I’m not sure what my dad had against squirrels, but maybe he was applying divine wisdom when I was a youth.
You did not want to be considered a squirrel in the Luthy household.
When I was in high school and college, and would mention a potential male suitor I was admiring, my dad would offer his opinion. This opinion rarely varied.
“Who are you talking about?” Dad would ask when I was prattling on about some new crush to Mom.
“Oh, just John Doe.”
“Psshhh. He’s a squirrel,” Dad would reply in judgment.
I’d usually ponder this for a minute, eventually come to the conclusion Dad might not be entirely wrong, and yet continue to pine after the fella in typical teenage fashion.
You see, squirrels, are, well…nutty. They’re nervous. They fret about, chiding all who come along, rarely stay in one place for long, are unpredictable and unnerving with those big eyes, little ears and darting tails.
A squirrel, no matter how many nuts and seeds he had stored up for winter, just wouldn’t make a good suitor for Dallas Luthy’s daughter.
However, once in a while, Dad wouldn’t completely disdain my flavor of the month
“Oh, him? We’ll he’s a half-squirrel.”
That was as good a compliment as a gentleman could get from my dad. Which meant green-flag pursuit for me.
Yesterday morning, Pastor Curtis Franklin preached on Jesus’ famous Sermon on the Mount, and the all-too-familiar Matthew 6:25-34 — you know, the part where Jesus tells us not to worry.
I’ve heard these verses dozens of times, taught these verses, and preached these verses myself. As an anxiety-plagued young adult, this scripture is right in my wheelhouse.
But like God so often does, the passage came alive that morning in a new way as Pastor Curtis allowed the Spirit to work through his words.
“Look at the birds of the air: they neither sow nor reap nor gather into barns, and yet your heavenly Father feeds them. Are you not of more value than they? (Matt 626)”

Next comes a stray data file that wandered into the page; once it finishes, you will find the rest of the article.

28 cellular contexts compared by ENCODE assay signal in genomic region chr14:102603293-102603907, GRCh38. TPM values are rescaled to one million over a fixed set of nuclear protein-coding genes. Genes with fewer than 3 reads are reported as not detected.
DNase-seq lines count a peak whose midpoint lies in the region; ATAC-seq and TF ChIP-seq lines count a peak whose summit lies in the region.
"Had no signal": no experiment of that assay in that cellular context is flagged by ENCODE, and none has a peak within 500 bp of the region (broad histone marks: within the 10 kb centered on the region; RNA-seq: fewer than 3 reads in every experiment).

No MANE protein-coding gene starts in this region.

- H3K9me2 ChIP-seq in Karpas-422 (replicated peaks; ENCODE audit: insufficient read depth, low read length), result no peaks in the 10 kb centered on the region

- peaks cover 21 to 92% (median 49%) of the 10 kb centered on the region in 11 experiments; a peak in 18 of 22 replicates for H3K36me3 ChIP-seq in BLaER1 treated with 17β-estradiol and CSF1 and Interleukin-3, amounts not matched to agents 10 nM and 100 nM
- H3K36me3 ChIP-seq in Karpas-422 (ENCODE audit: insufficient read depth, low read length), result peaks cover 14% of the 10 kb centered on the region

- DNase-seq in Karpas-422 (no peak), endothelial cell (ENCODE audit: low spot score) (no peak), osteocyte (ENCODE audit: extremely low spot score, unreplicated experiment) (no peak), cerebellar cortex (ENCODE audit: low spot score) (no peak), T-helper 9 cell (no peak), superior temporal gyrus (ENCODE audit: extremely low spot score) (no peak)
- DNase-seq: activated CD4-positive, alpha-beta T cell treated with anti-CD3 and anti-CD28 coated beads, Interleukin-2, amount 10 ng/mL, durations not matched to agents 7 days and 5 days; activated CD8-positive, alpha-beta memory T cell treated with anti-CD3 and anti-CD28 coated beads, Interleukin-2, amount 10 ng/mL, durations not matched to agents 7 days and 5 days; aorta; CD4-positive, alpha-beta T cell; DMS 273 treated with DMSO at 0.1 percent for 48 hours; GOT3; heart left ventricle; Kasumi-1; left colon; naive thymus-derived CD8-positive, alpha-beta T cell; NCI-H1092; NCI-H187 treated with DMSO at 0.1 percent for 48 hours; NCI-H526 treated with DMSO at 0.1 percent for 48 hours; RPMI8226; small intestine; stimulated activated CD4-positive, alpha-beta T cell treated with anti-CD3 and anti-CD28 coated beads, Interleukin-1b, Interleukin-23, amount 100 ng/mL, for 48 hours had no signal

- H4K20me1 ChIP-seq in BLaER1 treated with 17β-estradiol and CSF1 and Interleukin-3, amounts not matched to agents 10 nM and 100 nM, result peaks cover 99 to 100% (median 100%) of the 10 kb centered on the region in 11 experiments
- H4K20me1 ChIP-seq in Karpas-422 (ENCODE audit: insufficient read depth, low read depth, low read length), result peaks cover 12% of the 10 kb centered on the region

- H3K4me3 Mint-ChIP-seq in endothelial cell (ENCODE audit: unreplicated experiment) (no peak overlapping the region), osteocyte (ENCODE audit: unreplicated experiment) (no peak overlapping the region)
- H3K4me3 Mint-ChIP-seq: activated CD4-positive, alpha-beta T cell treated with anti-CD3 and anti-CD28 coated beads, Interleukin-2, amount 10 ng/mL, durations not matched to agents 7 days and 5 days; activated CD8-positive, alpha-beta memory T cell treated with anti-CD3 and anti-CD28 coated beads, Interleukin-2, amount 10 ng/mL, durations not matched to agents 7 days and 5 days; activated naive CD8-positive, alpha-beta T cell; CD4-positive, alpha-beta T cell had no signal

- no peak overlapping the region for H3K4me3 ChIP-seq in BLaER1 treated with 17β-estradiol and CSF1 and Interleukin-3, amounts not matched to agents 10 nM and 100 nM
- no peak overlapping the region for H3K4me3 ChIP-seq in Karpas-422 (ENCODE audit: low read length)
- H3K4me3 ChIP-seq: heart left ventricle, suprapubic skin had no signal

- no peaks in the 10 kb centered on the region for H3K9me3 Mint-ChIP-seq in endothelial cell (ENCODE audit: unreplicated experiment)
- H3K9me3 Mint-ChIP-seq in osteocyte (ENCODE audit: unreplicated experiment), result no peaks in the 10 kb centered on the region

Pastor Curtis pointed out that there’s a reason that God desires for us to model our behavior after birds. Birds can FLY. Birds have FREEDOM. Birds are UNTETHERED.
“God did not ask us to be like squirrels,” Curtis said.
Oh. Ohh. Ohhhhhhhhhhh.
Squirrels, despite extreme acrobatics and the uncanny ability to jump precariously from branch to branch, are still completely tied to the ground. They are dependent on the earth for their sustainability. They must go off and search for food and make little squirrel storehouses. They spend entire seasons preparing for the next one.
Birds may make nests in the trees, but they aren’t tied to them. They’re dependent all right — on their Creator. There are no bird deep-freezes hidden at the bottom of the nests. They eat what’s available, or go elsewhere. Birds are bedazzled with iridescent feathers for vanity purposes or muted naturals for camouflage; bright yellows, blues, even greens and reds of the tropics. Black feathers, brown feathers and snowy white owl feathers.
Our feathered friends are closer to heaven than they are to earth. And God values that order in God’s creation.
But they aren’t so heavenly focused, they aren’t any earthly good, either (another Pastor Curtis lesson).
Birds make delicious dinners of bugs and critters we humans deem pests. They provide cheerful tunes from trees and bushes. They help you do your chores when you want to go to the ball to meet the prince…er…wait….
God asks us to be heaven-sent birds, not earth-bound squirrels.
“But seek first the kingdom of God and his righteousness and all these things will be added to you. Therefore do not be anxious about tomorrow, for tomorrow will be anxious for itself. Sufficient for the day is its own trouble.” (Matt 6:33-34)
Maybe Dad was on to something after all.